Dr. Freda Ahenakew legacy will live on with Library naming
- EFN Staff | February 13, 2017
Dr. Freda Ahenakew, one of Canada’s most active proponents for the preservation and revitalization of the Cree language, had a Saskatoon Public Library (SPL) branch named in her honour at a moving and humorous ceremony hosted at Station 20 West.
The location of the event was moved from the Library on 20th because of the size of the crowd. As Office of the Treaty Commissioner Executive Director Harry Lafond noted, “Not only did Freda raise a huge biological family, she also made a huge Cree family. Her work created a national network that has dedicated their lives to reserving the Cree language. This is the key to the rejuvenation of our communities and we need to honour people like that.”
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According to her daughter, Josephine Greyeyes, family came first and then work so she worked many hours. “My mom had twelve children and now has fifty seven grandchildren, one hundred and five great grandchildren and as of yesterday five great great grandchildren. We had to refresh the number yesterday,” she laughed. “She was a very humble lady and to have something like this named after her she would be shy. Whenever she received an award, she was appreciative but it wasn’t her reason for doing what she did. She saw we were losing our language so she wanted to preserve it in written form so that it would be available for those wanting to learn it and to revitalize it.”
Ahenakew was born on Saskatchewan’s Ahtahkakoop First Nation in 1932. She left school in Grade 12 to marry, but many years later noticed that some of her children were not engaged in their education. To lead by example, she joined her children on the school bus and completed high school at the age of 38. That was the beginning of what would become a tremendous academic career, as she received both Bachelors and Masters Degrees and held professorships at both the University of Saskatchewan and University of Manitoba. She also served as Director of the Saskatchewan Indian Languages Institute from 1985 – 1989. She received many honours and awards, including two honorary doctorate degrees and the Saskatchewan Order of Merit (2005). She was also made a Member of the Order of Canada in 1998.
“This is a very proud and humbling day for SPL, and we’re so pleased to be able to honour the tremendous legacy of Dr. Ahenakew in this public and permanent manner,” said Carol Cooley, CEO and Director of Libraries with SPL. “It is particularly fitting that Freda, who was such a strong advocate and role model for both language preservation and education, should have a library named in her memory.”
The new name was chosen following consultation with Elders representing Indigenous people living in Saskatoon and area. The change was also prompted by SPL’s commitment to responding to the Truth and Reconciliation Commission’s Calls to Action #79, and SPL’s corresponding membership with Reconciliation Saskatoon.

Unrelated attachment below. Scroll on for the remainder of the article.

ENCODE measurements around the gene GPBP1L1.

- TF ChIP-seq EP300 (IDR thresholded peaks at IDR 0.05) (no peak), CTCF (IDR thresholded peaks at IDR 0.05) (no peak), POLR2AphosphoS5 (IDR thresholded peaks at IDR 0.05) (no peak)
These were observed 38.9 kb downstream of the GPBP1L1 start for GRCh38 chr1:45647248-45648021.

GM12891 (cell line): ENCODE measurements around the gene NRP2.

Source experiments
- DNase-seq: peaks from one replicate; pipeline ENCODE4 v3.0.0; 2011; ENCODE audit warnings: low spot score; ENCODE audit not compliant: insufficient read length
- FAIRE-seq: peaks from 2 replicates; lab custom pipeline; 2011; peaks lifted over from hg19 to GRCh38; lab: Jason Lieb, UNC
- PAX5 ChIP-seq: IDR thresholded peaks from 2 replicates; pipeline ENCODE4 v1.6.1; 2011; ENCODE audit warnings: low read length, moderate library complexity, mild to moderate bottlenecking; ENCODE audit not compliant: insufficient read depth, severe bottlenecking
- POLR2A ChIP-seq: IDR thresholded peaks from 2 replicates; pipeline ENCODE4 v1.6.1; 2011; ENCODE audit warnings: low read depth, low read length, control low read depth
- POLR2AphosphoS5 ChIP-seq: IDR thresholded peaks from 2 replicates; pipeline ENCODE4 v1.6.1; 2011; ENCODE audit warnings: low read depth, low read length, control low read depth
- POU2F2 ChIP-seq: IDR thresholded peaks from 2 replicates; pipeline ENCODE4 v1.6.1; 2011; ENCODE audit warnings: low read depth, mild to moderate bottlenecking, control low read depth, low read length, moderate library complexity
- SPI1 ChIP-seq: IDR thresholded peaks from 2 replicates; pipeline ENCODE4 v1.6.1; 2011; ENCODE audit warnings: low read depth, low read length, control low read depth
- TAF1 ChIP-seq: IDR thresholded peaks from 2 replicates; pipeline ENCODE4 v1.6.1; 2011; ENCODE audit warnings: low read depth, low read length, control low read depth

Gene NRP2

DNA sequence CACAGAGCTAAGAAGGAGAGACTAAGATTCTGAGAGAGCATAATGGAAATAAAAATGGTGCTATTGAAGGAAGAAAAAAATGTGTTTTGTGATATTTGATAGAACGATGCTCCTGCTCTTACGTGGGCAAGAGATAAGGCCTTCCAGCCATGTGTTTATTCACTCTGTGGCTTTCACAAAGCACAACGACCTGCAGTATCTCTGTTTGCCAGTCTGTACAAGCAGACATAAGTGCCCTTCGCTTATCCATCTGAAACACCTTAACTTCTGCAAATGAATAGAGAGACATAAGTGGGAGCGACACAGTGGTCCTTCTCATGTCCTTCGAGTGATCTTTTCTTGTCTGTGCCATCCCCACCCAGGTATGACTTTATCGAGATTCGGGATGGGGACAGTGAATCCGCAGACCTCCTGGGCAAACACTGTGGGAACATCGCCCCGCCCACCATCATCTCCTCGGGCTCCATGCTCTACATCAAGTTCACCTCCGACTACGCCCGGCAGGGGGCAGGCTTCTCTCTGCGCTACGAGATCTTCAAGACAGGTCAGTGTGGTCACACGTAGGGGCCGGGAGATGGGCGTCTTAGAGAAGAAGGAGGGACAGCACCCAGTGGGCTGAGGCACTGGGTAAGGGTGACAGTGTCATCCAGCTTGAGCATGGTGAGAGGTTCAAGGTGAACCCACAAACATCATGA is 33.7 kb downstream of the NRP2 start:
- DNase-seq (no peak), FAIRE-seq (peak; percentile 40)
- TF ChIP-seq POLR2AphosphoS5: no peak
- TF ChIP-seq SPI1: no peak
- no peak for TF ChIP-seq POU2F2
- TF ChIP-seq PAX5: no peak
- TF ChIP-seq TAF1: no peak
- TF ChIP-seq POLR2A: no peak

“It was a beautiful feeling that she is being recognized and her years of hard work and dedication are recognized,” said Josephine. “For our family it is an honour that the Saskatoon community did this. Saskatoon is home for most of us. Muskeg is our home but a majority of our time was spent here. For the City to recognize her is a big deal.”
The naming event was hosted by Freda’s relative Eugene Arcand with an opening prayer by Maria Linklater. Young people sang a song and drummed and several dignitaries also came to honour Dr. Freda. “What a visionary woman to do the work she did at that time and to raise such an amazing family,” said Saskatoon Mayor Charlie Clark. “As we try to move closer to reconciliation, it is acts like this that the Library has done that show what reconciliation can be.”
Arcand noted that long after we are gone, the Dr. Freda Ahenakew Library will still be here to remind us of her legacy and the importance of language. Josephine will also remember the language teachings, she can understand it well but admits she can’t speak it well, but her mom’s legacy for her is different. “Hard work and determination is what she gave us. If we take anything from her life’s work it was she never gave up. She went back to school with her oldest 10 children and then had 2 more and went back to university when I was very little,” said Josephine. “And she raised us all on her faith, her traditional spiritual values and her devotion to the Catholic Church. She very much believed that we could live in both worlds. Prayer was our foundation. We start every day with prayer and in every joyous occasion and also in every struggle to pray. That was her foundation and has become ours. Her gift to us was her faith and determination and to strive to be the best versions of ourselves.”
“Today our family is humbled. I want to thank the City of Saskatoon and the community, our family and friends and also those that are carrying on her legacy of research and development of Cree text and language. The University of Manitoba is still working on transcribing her work...she had so much that they are still working on it. But after all her many accomplishments, she was our mom first and she made us a priority.”